Small-business spotlight

SMALL-BUSINESS SPOTLIGHT: New ink in town

2013-03-02T10:53:00Z SMALL-BUSINESS SPOTLIGHT: New ink in townSteve Lundin Times Correspondent nwitimes.com
March 02, 2013 10:53 am  • 

GRIFFITH | Vito Saulytis paid his inky dues for 14 years before opening his new Rock-N-Ink tattoo parlor in May in Griffith’s Woodland Court mall.

After a career as a union painter in Chicago, Saulytis worked at a string of tattoo emporiums including Fine Tattoos, Augies Place, Doc Finn’s and Ancient Art. He learned what customers liked and what they didn’t. He brought this hands-on knowledge to his own studio, with the desire to make it one of Indiana’s most comfortable tattoo boutiques.

“Cleanliness, attitude and artistic sensibility are some of the elements that are important to most people seeking a tattoo, especially someone who has a couple under their belt. I designed and built Rock-N-Ink from the ground and studs up to be the kind of establishment that I’d like to see more of in the market,” says Saulytis, who serves as the boutique’s sole employee.

Saulytis invested $25,000 in his space, located at 2049 W Glen Park Ave in Griffith, on a complete build-out that includes new state-of-the-art equipment and fixtures.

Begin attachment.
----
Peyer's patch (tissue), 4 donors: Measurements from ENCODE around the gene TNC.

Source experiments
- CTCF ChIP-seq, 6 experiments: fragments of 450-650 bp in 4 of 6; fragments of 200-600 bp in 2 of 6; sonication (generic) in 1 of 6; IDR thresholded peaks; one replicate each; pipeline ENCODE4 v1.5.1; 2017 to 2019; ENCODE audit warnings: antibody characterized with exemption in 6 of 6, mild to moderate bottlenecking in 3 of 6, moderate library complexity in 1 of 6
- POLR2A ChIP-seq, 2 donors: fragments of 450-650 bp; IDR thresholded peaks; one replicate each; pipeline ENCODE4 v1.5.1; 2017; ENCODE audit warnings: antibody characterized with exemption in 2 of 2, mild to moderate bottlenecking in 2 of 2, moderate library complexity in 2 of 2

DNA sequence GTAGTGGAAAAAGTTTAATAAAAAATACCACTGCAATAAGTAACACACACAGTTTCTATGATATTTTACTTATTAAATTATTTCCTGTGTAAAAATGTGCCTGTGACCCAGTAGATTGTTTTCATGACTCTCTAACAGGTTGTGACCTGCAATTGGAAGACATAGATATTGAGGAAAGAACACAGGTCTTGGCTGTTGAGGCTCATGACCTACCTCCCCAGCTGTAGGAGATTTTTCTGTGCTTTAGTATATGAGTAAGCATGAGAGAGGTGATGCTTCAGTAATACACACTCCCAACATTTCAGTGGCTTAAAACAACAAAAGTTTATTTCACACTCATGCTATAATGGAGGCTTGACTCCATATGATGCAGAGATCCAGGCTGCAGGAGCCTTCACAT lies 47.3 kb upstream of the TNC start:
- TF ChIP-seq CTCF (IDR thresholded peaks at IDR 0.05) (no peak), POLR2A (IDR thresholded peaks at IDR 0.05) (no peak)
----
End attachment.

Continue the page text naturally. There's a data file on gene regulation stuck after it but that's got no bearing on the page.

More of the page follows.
His personal tattoo machines were hand made by Mike Godfrey, of Los Angeles, and Aaron Cain. He only uses technologically advanced new inks like Fusion and Eternal, which yield colors that were unavailable 20 years ago. And color is the key to Saulytis’ interest in tattooing: he started his career as an airbrush artist, then became a painter.

Saulytis won a scholarship to the Art Institute of Chicago based on his airbrush skills. He continues to craft original works of art, which are for sale at his shop, and applies the same techniques to a new canvas: flesh.

“Look at a tattoo from 20 or 30 years ago – they’re all two dimensional and flat. Today many customers expect a three dimensional, complex piece of art. My airbrush experience allows me to provide the subtle shading and color gradations that define modern tattoo art,” Saulytis said.

That being said, he still cranks out $30 tattoos for the customer who just wants to dip their toe in his inkwell.

“Once they get the bug, their imaginations start to flow along with the ink,” said Saulytis, who is already building a strong repeat clientele.

His biggest job?

“Covering up several bad tattoos on a woman’s leg with one good one. I wrapped a python from her calf to the top of her thigh,” he said.

It took 12 hours.

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